The 1927 AAS meeting. In one key respect it is the same now as it was then.
The first concept I'll address is that of race. This subject is covered extensively in the easy-to-read textbook Seeing White(see my Twitter challenges #BloggingWhite and #TweetingWhite), as well as in numerous other books, research papers, blog posts, etc. Thus, I cannot do proper justice in the space here, but I can highlight some important aspects of race that should pique your interest as a scientists and citizen:
Race has little to no biological basis. Many lines of genetic research have shown that when humans are divided into various "classical" racial categories (a process that is, itself, fraught with difficulty and ambiguity), that 85% of genetic variation occurs within racial groups, while < 7% of the variability is across racial divisions. At a genetic level, we are an order of magnitude more human than we are any specific race.
While race is not a biological reality, it is very much real because we humans believe in race and act according to racial divisions. This started with the US Census, which needed to identify Black slaves in the South so they could be counted as 3/5 of a human each for congressional representation. It continued as a justification for slavery (slaves are happier when taken care of by white owners!) with the oppressive Jim Crow laws, legal segregation, as well as federal appropriation of funds, employment and military service. It also formed the primary basis of the problematic eugenics movement, and eugenics researchers produced most of the junk "science" that informs even modern conceptions of race. Race divisions continue today in the wealth gap, imprisonment disparities, school segregation, etc.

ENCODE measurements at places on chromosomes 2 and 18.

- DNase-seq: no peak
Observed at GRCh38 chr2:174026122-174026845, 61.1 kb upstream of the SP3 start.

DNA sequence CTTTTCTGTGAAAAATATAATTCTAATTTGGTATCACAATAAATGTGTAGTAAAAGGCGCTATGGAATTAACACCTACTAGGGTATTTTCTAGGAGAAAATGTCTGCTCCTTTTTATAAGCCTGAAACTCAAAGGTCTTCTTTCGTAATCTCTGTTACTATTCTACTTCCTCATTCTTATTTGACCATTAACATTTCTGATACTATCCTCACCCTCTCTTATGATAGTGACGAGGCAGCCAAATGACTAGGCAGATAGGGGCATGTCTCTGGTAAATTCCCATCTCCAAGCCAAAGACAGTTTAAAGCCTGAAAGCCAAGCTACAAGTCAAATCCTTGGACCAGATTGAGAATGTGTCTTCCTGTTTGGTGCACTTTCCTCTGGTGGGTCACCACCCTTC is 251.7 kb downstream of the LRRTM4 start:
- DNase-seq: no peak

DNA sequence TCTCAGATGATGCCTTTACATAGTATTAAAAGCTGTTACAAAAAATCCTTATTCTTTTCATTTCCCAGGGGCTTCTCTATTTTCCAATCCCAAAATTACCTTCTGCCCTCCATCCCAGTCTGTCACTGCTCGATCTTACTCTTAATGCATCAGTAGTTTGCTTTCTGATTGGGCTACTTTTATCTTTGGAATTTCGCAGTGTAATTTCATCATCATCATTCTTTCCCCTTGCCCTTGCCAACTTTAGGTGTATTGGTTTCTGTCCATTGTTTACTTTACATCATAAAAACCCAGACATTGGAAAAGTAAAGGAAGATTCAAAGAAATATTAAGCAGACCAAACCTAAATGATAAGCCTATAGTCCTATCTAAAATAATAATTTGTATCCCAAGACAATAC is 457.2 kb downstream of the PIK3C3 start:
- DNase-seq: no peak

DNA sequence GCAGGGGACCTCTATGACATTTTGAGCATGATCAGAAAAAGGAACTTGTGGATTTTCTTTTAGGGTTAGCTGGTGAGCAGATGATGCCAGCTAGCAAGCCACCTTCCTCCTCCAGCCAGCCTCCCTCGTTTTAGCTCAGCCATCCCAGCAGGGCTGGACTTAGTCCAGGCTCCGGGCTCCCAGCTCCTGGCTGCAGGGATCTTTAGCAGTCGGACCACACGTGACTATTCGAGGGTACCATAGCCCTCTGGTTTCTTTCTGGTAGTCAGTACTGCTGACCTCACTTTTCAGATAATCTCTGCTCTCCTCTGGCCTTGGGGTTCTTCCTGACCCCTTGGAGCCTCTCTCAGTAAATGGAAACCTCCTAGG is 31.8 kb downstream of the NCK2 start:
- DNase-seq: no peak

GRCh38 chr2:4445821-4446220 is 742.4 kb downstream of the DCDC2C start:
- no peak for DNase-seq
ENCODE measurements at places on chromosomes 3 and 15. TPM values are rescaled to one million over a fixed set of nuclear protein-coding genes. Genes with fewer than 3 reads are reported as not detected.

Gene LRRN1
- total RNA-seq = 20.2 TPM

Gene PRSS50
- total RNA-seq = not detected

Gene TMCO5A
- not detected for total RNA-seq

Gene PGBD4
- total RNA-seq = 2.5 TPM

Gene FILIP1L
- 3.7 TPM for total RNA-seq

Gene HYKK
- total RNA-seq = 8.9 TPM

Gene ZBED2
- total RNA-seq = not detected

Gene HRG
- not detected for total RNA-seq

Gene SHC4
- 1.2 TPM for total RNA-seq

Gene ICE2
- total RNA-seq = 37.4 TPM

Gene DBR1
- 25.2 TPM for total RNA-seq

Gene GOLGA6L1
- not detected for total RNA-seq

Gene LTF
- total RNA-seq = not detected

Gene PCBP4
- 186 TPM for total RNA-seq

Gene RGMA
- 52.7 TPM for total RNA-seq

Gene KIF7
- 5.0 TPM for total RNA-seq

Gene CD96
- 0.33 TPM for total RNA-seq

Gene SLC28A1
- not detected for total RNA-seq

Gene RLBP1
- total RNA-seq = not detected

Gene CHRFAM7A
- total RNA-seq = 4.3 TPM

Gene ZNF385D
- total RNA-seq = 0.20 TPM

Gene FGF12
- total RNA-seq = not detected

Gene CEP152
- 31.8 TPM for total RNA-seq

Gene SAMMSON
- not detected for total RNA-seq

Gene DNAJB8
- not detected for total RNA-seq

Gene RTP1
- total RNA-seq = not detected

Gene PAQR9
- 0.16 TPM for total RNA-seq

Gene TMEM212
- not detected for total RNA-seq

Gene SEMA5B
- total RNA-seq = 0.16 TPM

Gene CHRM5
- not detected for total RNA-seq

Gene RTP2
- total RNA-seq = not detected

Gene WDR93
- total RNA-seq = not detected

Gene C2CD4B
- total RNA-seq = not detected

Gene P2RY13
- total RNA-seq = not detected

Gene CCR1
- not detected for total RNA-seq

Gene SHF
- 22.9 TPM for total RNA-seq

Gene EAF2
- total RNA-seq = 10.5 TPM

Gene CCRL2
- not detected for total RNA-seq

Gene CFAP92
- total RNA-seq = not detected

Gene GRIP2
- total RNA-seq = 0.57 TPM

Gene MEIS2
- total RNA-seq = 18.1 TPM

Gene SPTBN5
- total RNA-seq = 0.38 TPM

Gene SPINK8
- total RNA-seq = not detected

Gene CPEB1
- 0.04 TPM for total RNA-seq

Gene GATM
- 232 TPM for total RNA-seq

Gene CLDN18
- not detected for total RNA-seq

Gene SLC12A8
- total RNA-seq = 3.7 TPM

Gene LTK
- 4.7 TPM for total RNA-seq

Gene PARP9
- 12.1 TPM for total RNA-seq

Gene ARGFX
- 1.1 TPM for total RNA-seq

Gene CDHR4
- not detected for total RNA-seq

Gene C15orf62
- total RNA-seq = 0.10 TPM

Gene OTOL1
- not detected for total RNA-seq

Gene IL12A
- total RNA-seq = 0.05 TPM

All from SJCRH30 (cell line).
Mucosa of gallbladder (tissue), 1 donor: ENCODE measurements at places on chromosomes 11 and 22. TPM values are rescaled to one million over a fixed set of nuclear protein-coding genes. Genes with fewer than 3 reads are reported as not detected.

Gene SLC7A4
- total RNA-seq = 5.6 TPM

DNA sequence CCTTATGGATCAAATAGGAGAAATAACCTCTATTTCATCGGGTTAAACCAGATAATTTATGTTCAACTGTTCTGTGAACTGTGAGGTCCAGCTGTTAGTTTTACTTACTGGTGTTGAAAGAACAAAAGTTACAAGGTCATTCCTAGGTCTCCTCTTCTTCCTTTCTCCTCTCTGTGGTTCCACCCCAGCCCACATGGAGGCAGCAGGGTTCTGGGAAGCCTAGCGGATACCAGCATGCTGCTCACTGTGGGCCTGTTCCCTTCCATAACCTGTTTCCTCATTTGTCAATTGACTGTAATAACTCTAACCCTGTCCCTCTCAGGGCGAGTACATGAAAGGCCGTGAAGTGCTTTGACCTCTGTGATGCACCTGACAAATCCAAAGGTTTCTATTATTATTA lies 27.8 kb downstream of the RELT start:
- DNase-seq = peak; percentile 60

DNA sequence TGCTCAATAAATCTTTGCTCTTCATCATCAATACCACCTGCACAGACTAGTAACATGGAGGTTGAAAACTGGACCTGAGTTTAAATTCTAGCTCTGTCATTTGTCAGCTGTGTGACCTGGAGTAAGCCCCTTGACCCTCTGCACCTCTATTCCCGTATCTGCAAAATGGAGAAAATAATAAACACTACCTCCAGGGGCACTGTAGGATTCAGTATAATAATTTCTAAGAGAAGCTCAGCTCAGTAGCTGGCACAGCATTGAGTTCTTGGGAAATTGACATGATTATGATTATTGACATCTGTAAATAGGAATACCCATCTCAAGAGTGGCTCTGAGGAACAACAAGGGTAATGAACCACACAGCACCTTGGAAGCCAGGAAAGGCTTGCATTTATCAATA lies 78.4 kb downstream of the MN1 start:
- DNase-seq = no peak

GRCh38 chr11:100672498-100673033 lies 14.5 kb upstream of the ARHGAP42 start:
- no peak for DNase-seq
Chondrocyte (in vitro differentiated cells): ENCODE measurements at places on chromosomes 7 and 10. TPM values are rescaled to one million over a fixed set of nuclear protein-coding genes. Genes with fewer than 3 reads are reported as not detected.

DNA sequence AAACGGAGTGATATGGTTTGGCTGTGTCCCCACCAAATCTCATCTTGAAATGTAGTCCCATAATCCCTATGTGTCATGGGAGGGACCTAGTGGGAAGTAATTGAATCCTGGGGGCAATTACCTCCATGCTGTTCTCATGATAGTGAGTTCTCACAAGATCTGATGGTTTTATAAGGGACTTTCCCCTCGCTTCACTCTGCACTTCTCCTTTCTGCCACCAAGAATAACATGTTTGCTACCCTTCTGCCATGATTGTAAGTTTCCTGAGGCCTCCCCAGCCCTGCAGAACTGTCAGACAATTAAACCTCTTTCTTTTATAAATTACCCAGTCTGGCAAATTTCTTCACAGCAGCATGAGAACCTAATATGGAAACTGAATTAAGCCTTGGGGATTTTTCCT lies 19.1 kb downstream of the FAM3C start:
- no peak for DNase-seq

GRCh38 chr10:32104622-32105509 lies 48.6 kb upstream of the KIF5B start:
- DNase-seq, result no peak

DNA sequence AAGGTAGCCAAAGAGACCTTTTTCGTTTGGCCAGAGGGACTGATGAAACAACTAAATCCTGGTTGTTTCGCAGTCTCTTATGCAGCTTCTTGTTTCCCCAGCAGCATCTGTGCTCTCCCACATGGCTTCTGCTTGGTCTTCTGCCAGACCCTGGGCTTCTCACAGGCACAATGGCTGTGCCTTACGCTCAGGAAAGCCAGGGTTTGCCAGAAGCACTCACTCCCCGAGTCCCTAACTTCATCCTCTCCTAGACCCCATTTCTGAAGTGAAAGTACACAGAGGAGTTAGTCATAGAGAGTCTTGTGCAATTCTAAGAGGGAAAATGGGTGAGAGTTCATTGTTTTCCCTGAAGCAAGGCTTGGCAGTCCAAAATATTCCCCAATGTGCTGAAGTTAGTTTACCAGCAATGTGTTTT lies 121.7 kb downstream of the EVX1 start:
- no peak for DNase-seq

The key takeaway is: race, while not a biological reality, is a social reality with numerous and far-reaching consequences for how we live and interact in American society. Race is real, but only because we have created it, defined it, nurtured it and most importantly: used it.
As someone who has
spoken up for women within our field, people tend to come to me for advice from
time to time. One question that I have
repeatedly received is “do you know of one great STEM (Science, Technology,
Engineering, and Mathematics) resource for women in our field or young women
looking to enter this profession?”And
every time I say "no, I know of way more than one, " then Google every website I
can think of that I have found useful previously.The person usually leaves with their head
swimming full of websites, and likely forgets most of what I said within
minutes (but now knows I have a strange relationship with my iPhone and Google).So I’m going to use my blog time this month